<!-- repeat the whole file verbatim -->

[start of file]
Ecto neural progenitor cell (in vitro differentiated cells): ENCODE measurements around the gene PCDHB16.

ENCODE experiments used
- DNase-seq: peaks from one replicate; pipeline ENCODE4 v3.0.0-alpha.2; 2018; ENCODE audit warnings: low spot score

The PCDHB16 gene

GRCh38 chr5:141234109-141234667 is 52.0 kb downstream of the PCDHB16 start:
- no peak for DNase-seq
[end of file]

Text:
Ecto neural progenitor cell (in vitro differentiated cells): ENCODE measurements around the gene PCDHB16.

ENCODE experiments used
- DNase-seq: peaks from one replicate; pipeline ENCODE4 v3.0.0-alpha.2; 2018; ENCODE audit warnings: low spot score

The PCDHB16 gene

GRCh38 chr5:141234109-141234667 is 52.0 kb downstream of the PCDHB16 start:
- no peak for DNase-seq